Step Up with Rotation: This is an exercise that I use a lot with patients after an ACL injury as part of the post operative rehab. Once they are able start doing some higher level strengthening, this is a good one to work on balance and leg alignment. After they perform the normal step up, I have them hold the other leg up and then do some trunk rotation while keeping the knee pointed over the toe. You can have them hold onto a medicine ball also to make it a little harder to control the motion.
View the video.
Posted 6:48 PM
Recently a patient brought me a newspaper article that talked about the difference between doing surgery and physical therapy for a mensicus tear in the knee. Not surprisingly, she was in this predicament herself as she had been diagnosed with a meniscus tear and was wondering if PT was going to help or if she should have surgery done.
This is a common question that we address here. Meniscal injuries are quite a regular occurrence in sports due to the cutting and pivoting demands of the activity. Physical therapy is often prescribed prior to doing surgery, and sometimes people are upset as they figure if there is a tear, then just go in and fix it. The recently published study referenced in the newspaper article found that there was not a big difference in outcomes at 6 and 12 months for patients who had surgery or those who only did a comprehensive PT program.
If you look only at those results, it would make sense that doing PT is a good option at a significantly decreased cost to the patient and insurance companies. As a PT, I like these results. It will help me to answer my patients' questions and be able to justify what I do.
However, it is important to note that this study does have some flaws to it, and we can't make too many generalizations from it. If we do, then some patients may not get the appropriate care that they need. There are many factors to consider and because of this, a team approach with an orthopaedic surgeon, physical therapists and the patient, should guide the decision, rather than basing it solely on the public opinion from a newspaper article.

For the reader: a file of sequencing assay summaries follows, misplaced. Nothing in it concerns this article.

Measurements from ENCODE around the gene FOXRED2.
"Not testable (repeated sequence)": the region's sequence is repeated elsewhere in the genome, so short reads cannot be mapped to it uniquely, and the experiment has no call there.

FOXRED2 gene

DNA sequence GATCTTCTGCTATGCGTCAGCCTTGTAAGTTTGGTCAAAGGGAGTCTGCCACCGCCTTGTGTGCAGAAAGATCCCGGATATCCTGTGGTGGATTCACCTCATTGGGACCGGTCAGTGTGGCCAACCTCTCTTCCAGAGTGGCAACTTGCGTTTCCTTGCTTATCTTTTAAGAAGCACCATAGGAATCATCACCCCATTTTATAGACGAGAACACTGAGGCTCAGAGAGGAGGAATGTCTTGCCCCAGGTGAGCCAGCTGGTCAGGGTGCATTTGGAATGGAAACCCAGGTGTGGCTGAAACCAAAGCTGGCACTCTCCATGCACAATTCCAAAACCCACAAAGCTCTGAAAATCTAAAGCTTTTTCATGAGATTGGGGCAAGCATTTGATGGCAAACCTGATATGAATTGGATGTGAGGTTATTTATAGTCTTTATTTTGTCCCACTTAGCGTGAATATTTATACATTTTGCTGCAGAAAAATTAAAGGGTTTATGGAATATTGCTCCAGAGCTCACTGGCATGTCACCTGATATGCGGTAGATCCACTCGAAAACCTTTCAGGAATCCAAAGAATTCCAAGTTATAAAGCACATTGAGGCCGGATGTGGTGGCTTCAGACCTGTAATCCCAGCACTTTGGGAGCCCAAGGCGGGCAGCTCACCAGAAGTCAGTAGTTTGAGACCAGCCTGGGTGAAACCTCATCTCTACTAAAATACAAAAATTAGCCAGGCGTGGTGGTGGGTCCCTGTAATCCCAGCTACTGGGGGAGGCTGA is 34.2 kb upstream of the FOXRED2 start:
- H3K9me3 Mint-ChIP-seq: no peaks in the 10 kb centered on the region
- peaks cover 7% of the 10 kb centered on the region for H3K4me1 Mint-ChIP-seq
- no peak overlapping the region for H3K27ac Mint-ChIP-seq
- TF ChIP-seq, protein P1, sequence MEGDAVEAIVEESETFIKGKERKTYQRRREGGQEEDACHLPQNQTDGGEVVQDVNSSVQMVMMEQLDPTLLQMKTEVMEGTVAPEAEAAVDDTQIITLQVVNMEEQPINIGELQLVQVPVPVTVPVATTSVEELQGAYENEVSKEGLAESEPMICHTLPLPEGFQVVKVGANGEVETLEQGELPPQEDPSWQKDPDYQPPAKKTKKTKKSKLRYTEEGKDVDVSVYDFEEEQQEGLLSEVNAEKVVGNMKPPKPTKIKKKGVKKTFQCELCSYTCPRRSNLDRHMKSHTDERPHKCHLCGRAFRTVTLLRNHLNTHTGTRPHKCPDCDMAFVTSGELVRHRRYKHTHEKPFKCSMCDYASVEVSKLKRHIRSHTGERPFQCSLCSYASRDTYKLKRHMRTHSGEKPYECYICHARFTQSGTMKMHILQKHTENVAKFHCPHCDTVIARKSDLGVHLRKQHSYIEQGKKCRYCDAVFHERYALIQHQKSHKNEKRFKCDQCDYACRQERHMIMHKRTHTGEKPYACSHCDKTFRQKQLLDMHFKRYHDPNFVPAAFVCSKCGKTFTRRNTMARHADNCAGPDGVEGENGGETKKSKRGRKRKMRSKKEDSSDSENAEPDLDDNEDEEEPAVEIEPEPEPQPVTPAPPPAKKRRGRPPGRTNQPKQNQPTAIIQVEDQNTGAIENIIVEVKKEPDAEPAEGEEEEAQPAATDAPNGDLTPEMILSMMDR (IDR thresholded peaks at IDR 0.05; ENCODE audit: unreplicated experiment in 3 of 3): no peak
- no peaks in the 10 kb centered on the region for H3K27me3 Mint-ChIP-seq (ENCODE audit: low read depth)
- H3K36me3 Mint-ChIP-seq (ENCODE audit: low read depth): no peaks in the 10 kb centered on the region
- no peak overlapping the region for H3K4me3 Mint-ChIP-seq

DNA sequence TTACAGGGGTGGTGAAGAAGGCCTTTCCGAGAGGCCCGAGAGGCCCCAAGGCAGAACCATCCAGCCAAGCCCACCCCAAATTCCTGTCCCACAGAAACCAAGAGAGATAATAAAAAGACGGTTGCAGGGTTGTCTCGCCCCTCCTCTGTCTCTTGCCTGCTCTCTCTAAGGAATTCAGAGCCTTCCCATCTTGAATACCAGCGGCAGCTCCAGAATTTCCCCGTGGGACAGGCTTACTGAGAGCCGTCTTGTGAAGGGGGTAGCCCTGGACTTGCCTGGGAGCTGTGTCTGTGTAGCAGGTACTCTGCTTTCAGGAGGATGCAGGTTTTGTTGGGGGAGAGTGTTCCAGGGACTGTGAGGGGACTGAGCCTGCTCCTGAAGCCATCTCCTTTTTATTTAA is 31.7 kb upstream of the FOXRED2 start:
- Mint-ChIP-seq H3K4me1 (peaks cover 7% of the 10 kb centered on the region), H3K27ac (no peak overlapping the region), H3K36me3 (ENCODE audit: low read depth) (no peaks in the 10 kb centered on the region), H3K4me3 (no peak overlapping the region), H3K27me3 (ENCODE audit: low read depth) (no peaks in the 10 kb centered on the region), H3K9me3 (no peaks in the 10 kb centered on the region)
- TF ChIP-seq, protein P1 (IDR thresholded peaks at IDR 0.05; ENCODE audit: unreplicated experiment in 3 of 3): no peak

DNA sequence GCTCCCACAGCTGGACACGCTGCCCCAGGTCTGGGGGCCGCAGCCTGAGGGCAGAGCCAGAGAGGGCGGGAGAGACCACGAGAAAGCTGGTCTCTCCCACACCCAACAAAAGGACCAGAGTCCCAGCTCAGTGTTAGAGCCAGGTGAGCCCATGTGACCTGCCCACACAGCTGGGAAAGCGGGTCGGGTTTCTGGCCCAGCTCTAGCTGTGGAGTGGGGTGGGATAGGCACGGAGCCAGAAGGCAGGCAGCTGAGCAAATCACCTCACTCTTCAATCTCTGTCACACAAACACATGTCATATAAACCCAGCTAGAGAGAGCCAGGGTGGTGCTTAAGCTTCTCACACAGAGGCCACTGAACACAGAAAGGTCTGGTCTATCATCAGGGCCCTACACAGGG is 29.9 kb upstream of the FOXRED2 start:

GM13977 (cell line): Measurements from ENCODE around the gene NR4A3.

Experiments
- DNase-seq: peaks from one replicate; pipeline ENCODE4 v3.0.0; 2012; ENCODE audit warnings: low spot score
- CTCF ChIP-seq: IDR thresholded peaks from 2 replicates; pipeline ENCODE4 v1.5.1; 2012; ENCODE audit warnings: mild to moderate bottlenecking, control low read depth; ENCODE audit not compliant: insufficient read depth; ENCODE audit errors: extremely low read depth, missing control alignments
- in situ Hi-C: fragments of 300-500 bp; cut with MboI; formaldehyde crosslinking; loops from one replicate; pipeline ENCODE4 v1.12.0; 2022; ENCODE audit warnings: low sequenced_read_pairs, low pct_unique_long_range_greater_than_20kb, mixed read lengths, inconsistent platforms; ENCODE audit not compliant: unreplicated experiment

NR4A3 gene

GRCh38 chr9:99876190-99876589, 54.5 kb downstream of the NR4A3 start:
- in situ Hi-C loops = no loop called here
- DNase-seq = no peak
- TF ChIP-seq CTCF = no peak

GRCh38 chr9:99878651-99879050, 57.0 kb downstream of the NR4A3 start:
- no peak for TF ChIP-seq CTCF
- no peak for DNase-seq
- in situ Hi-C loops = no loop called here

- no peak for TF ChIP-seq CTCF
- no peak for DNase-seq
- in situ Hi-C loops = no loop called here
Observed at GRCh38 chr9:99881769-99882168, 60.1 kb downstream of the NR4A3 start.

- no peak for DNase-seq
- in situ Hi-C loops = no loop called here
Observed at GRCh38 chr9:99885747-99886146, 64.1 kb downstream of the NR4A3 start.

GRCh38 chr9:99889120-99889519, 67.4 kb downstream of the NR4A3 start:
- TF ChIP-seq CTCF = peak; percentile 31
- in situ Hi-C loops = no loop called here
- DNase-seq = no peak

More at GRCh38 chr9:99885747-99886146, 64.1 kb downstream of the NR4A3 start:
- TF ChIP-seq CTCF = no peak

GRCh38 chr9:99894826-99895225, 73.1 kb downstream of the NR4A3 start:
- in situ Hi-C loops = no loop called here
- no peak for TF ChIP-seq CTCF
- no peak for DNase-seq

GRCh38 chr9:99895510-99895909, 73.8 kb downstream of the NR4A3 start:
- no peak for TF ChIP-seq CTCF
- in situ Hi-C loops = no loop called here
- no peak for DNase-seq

Posted 5:33 PM
Ware Where You?
Naturally, at this time of the year, there is a lot of discussion in the clinic related to sports. Conversations about March Madness basketball and the beginning of the Brewers' season are everywhere this week.
As a Marquette fan, I have enjoyed the run they made in the tournament and spent a good amount of time talking about their surprising run to the Elite 8. However, the thing most people wanted to talk about was the injury to Kevin Ware, the Louisville player whose leg exploded during their game against Duke over the weekend, resulting in a compound fracture.
I was driving and listening to the game on the radio, and even without seeing it, I could tell from the commentators it was pretty serious. The fact that the arena fell silent and even the Duke players and coaches began to cry meant that it was not good.
They started speculating on the radio that his career may be done. My wife felt terrible and couldn't stop saying how horrible it was. I agreed with her for a moment, but then I let my medical background and experience as a PT take over. Then I started to feel a little callous to the situation because I know he'll be able to come back.
I know this because we get to see it every day here at the Sports Medicine Center. We see horrible injuries where people come in distraught that they won't be able to return to their favorite activities, but after going through rehab, life starts to return to normal. It's long and hard at times (like it will be for Kevin Ware), but ultimately our clients can achieve their goals. It's the part of the job that we all love.
Posted 3:50 PM